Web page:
Pioneering Keele collaborative legal outreach programme assists more than 6,000 people and impacts legal aid reforms to widen access to justice
A programme spearheaded by Keele University to help vulnerable and disadvantaged communities navigate the complex court system has helped over 6,000 people across the UK gain access to justice.
Community Legal Outreach Collaboration Keele (CLOCK) was created as a direct response to the significant withdrawal of legal aid under LASPO (the Legal Aid Sentencing and Punishment of Offenders Act) in 2012.
CLOCK is a unique research-led project which brings together universities, law firms, barristers’ chambers, mediation, charitable and court services to educate, assist, monitor and promote access to justice for people facing barriers in the legal system.
Working with partner agencies, CLOCK created the role of Community Legal Companion (CLC); law students who work with litigants to signpost them for legal aid and - where public funding is not available - assist litigants in person with tasks such as filling in court forms, arranging court paperwork, accompanying in court proceedings, and taking notes.
Keele currently has 60 active CLCs and has trained over 340 companions since 2012, who have assisted with around 6,000 legal cases in that time, with Keele CLCs assisting with over 4,000 of those cases.
Since it was founded at Keele University, the project has grown to now operate in 10 university law schools across the country, including at Canterbury Christ Church University, Oxford Brookes, Liverpool John Moores and York St Johns, which operate a CLOCK Community Legal Companion desk in their local Court Centres. The project has also had an international impact in collaboration with the All India Access to Justice project.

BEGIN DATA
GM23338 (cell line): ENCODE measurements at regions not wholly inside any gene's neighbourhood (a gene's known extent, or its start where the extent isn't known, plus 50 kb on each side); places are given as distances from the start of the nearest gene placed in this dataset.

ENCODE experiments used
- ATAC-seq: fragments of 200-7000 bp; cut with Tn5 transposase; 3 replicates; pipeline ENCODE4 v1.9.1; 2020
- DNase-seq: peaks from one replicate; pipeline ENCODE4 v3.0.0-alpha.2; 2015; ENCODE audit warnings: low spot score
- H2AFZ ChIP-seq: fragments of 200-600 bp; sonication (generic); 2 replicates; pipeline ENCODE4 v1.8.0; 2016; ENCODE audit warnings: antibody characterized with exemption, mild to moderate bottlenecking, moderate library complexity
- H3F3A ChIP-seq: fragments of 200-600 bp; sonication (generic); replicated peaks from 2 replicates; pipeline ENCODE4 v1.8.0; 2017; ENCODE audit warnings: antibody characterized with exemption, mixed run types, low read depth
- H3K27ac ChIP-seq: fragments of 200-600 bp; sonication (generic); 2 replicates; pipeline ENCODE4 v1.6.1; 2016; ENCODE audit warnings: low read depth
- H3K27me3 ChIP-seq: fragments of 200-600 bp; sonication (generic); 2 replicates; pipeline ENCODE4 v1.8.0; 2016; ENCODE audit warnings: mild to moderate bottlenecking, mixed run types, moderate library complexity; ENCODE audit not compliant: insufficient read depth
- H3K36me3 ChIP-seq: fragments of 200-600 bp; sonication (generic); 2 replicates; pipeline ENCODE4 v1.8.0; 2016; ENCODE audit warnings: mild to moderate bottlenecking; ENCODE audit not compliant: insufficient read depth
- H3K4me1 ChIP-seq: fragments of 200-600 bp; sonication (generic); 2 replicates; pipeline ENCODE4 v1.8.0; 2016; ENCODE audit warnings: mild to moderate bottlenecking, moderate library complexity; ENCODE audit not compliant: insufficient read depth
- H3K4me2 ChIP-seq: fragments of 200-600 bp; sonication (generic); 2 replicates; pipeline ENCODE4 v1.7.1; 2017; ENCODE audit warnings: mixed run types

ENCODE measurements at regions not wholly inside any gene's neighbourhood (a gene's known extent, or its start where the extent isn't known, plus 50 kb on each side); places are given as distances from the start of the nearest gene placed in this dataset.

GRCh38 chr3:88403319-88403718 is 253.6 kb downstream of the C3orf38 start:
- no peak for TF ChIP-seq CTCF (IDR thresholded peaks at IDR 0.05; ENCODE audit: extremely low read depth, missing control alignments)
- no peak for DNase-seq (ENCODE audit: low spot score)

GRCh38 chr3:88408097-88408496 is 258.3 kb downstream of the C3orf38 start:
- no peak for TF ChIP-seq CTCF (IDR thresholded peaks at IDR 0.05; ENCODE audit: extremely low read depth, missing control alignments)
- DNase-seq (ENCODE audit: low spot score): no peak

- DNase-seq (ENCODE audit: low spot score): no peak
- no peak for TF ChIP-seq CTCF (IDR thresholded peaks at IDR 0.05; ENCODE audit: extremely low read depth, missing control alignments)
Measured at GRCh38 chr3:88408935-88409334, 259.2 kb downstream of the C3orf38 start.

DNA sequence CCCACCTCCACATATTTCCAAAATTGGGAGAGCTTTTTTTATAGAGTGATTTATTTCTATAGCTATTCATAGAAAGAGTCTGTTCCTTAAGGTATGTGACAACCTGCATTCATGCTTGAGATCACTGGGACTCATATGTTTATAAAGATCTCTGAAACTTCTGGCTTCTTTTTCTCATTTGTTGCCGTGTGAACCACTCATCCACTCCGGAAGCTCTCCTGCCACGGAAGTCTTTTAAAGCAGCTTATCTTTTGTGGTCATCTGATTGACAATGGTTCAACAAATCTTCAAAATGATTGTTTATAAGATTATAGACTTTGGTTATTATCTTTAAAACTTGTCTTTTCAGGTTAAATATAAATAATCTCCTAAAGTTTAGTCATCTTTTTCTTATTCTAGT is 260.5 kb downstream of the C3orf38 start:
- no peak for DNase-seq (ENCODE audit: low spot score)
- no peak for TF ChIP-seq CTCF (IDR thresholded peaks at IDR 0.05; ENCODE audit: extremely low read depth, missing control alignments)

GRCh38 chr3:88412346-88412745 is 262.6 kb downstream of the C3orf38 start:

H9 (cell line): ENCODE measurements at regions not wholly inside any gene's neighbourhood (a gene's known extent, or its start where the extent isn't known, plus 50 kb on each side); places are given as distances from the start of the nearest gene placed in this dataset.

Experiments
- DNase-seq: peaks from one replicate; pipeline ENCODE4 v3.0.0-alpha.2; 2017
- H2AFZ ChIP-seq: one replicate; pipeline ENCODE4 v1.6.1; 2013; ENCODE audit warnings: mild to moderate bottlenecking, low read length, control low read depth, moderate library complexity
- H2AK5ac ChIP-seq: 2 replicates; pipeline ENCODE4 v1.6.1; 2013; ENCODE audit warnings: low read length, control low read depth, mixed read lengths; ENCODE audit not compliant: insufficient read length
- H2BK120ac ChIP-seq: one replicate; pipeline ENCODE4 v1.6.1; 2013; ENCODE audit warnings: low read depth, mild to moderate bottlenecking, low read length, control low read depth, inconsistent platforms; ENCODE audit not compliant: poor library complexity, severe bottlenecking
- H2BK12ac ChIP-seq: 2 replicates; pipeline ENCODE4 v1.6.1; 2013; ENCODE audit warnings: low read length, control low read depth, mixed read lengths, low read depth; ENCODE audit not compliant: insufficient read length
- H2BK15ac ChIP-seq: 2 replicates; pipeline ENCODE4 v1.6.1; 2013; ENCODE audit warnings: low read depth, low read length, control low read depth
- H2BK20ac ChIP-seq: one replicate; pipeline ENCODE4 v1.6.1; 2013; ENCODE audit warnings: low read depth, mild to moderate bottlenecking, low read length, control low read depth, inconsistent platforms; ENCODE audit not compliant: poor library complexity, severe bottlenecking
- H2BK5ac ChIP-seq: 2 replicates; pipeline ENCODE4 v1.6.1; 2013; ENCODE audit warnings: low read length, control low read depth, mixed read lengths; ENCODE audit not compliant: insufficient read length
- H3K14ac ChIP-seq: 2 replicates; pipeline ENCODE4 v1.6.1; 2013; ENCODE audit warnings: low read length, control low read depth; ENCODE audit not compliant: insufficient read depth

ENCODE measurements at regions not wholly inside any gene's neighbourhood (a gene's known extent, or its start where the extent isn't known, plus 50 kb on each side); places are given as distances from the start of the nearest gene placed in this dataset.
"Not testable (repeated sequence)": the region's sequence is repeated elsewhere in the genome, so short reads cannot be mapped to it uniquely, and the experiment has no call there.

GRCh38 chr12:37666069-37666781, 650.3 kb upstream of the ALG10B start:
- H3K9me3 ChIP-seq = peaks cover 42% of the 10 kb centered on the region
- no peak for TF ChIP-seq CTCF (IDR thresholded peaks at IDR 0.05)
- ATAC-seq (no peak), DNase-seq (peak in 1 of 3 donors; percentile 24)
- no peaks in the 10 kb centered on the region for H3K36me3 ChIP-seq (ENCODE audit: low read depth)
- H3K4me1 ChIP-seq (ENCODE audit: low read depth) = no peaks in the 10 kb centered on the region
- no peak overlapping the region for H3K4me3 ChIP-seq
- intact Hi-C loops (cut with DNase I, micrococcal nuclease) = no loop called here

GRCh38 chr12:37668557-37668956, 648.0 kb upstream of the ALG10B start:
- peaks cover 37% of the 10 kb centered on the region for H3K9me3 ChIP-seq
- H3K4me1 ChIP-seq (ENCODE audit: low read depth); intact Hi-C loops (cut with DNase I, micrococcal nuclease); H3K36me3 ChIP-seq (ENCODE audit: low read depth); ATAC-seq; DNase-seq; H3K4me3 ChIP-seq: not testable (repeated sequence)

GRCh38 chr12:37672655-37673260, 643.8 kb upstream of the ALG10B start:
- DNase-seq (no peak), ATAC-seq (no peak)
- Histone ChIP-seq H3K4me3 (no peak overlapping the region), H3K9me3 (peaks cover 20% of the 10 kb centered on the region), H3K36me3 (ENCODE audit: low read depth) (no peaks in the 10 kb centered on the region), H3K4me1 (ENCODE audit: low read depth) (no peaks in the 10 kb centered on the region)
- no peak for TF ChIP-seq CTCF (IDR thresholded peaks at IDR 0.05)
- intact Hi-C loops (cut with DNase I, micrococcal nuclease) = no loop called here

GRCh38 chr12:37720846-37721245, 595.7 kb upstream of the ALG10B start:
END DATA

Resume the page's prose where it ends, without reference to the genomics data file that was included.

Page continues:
Partners from the judiciary, legal and charitable sectors, students and alumni all came together recently to celebrate the 10th anniversary of the project, giving them a chance to reflect, thank and celebrate CLOCK’s national contribution to helping over 6,000 litigants in person, and contribute to the significant impact on the legal aid reforms.
The 10th anniversary event brought together students, CLOCK leads from partner universities, alumni, and a series of guest speakers to discuss CLOCK’s impact, its history, and its future.
Dr Jane Krishnadas from Keele’s School of Law, who founded CLOCK, said: “It was wonderful to hear about the life changing and lifesaving difference CLOCK Community Legal Companions have made to litigants in person, the outstanding contribution of our local legal aid law firm in training our Community Legal Companions to become the next generation of legal aid lawyers, and the significant impact of CLOCK’s research evidence on the legal aid review, extending the means test and legal aid for parents, and changes in the non-means test for parents and non-parents in family law towards keeping children safe.”
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